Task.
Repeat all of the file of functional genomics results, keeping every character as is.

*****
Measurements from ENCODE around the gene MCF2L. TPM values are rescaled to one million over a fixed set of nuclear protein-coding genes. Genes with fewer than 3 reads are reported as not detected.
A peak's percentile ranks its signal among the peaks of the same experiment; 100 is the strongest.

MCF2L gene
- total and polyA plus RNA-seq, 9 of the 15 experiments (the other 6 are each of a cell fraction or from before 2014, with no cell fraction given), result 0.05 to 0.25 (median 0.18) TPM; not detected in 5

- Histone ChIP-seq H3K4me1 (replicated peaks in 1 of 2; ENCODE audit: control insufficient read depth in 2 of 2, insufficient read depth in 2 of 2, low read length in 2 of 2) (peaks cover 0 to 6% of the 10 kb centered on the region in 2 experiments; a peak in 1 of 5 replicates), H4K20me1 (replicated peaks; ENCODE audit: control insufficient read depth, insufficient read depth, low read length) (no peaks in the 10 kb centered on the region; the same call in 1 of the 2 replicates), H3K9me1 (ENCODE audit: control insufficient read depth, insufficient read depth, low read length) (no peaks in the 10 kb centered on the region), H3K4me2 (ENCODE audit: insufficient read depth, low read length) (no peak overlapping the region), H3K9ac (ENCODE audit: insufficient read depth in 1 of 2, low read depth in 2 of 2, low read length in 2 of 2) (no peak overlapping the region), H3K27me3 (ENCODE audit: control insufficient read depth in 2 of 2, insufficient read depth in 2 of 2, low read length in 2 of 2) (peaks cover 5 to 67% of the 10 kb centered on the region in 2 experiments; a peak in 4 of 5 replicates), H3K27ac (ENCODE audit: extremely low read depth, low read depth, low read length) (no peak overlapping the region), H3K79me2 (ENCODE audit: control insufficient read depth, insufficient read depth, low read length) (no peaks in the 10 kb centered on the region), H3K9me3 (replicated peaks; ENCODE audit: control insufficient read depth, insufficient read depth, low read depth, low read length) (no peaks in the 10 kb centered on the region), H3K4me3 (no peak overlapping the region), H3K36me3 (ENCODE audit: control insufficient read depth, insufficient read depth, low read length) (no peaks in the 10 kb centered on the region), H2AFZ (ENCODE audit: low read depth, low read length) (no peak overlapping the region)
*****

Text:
Measurements from ENCODE around the gene MCF2L. TPM values are rescaled to one million over a fixed set of nuclear protein-coding genes. Genes with fewer than 3 reads are reported as not detected.
A peak's percentile ranks its signal among the peaks of the same experiment; 100 is the strongest.

MCF2L gene
- total and polyA plus RNA-seq, 9 of the 15 experiments (the other 6 are each of a cell fraction or from before 2014, with no cell fraction given), result 0.05 to 0.25 (median 0.18) TPM; not detected in 5

- Histone ChIP-seq H3K4me1 (replicated peaks in 1 of 2; ENCODE audit: control insufficient read depth in 2 of 2, insufficient read depth in 2 of 2, low read length in 2 of 2) (peaks cover 0 to 6% of the 10 kb centered on the region in 2 experiments; a peak in 1 of 5 replicates), H4K20me1 (replicated peaks; ENCODE audit: control insufficient read depth, insufficient read depth, low read length) (no peaks in the 10 kb centered on the region; the same call in 1 of the 2 replicates), H3K9me1 (ENCODE audit: control insufficient read depth, insufficient read depth, low read length) (no peaks in the 10 kb centered on the region), H3K4me2 (ENCODE audit: insufficient read depth, low read length) (no peak overlapping the region), H3K9ac (ENCODE audit: insufficient read depth in 1 of 2, low read depth in 2 of 2, low read length in 2 of 2) (no peak overlapping the region), H3K27me3 (ENCODE audit: control insufficient read depth in 2 of 2, insufficient read depth in 2 of 2, low read length in 2 of 2) (peaks cover 5 to 67% of the 10 kb centered on the region in 2 experiments; a peak in 4 of 5 replicates), H3K27ac (ENCODE audit: extremely low read depth, low read depth, low read length) (no peak overlapping the region), H3K79me2 (ENCODE audit: control insufficient read depth, insufficient read depth, low read length) (no peaks in the 10 kb centered on the region), H3K9me3 (replicated peaks; ENCODE audit: control insufficient read depth, insufficient read depth, low read depth, low read length) (no peaks in the 10 kb centered on the region), H3K4me3 (no peak overlapping the region), H3K36me3 (ENCODE audit: control insufficient read depth, insufficient read depth, low read length) (no peaks in the 10 kb centered on the region), H2AFZ (ENCODE audit: low read depth, low read length) (no peak overlapping the region)